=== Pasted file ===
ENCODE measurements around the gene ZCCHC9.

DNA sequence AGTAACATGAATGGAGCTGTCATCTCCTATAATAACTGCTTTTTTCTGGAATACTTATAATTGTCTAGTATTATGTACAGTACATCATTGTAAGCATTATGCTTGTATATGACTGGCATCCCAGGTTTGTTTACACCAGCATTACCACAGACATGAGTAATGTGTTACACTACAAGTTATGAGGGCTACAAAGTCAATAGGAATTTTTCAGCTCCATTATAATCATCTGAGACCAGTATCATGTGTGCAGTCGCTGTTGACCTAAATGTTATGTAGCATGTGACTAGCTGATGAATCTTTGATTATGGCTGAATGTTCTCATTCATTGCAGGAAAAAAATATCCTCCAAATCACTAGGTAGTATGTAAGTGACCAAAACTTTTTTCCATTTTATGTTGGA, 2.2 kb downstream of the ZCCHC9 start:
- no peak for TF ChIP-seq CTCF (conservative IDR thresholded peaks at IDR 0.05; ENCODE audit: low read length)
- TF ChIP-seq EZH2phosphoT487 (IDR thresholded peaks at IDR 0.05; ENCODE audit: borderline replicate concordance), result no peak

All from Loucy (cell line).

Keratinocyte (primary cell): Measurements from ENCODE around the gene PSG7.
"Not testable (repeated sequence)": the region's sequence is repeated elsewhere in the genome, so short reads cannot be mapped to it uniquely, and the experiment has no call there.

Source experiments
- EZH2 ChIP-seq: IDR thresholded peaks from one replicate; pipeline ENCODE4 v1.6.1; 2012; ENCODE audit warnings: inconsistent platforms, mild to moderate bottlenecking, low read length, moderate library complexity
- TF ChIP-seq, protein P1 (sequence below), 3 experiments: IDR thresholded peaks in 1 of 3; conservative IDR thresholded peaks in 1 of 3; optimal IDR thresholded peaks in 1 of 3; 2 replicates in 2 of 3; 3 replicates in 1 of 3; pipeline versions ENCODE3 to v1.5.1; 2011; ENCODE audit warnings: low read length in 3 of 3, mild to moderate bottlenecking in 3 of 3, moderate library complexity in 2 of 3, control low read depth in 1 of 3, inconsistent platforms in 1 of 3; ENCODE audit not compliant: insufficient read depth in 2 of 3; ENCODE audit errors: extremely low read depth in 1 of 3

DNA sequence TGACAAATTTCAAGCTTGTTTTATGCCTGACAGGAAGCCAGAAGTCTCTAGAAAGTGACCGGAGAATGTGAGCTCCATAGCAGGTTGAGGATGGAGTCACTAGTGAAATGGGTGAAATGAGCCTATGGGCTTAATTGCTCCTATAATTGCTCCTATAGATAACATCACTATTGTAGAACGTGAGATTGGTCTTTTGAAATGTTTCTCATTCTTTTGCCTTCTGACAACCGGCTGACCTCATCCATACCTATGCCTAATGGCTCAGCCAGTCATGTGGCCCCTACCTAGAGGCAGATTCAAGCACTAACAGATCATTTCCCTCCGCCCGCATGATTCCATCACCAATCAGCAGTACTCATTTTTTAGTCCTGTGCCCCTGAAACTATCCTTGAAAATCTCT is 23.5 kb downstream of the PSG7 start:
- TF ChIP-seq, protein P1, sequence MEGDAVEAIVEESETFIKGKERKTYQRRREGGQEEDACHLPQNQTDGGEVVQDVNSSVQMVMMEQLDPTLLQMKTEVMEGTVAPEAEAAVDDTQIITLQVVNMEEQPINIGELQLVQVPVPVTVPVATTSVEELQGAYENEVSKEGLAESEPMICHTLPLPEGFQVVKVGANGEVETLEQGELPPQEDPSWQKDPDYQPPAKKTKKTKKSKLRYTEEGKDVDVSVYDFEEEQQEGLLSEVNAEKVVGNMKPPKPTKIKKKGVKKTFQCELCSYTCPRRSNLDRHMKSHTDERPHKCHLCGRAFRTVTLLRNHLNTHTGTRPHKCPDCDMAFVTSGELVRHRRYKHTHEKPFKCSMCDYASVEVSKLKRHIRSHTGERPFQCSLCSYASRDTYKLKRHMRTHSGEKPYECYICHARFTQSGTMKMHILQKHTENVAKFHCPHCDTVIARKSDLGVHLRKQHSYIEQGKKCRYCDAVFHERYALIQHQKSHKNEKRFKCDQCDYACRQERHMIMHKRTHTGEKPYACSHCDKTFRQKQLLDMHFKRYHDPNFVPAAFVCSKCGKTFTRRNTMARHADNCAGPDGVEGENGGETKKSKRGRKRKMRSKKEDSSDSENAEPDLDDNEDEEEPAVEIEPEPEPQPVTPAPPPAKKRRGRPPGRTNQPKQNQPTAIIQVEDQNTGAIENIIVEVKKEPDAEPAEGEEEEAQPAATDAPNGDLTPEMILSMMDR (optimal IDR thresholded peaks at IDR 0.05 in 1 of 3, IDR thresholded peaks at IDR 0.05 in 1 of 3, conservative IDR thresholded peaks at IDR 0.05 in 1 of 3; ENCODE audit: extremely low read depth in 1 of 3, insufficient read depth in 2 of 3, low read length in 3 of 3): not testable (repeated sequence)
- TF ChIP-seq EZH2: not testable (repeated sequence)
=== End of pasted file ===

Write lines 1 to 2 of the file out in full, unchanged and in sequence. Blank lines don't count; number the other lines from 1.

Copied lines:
ENCODE measurements around the gene ZCCHC9.

DNA sequence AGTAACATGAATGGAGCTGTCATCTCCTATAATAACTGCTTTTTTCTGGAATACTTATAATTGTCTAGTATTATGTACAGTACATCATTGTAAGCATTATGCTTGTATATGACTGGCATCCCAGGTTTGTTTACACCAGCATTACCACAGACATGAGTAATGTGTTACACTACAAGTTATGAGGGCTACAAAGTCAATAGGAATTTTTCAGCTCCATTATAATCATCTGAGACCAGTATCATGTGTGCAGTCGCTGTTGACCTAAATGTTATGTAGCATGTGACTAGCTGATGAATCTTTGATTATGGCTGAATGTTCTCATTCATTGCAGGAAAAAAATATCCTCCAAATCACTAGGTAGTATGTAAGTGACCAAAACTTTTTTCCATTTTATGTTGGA, 2.2 kb downstream of the ZCCHC9 start: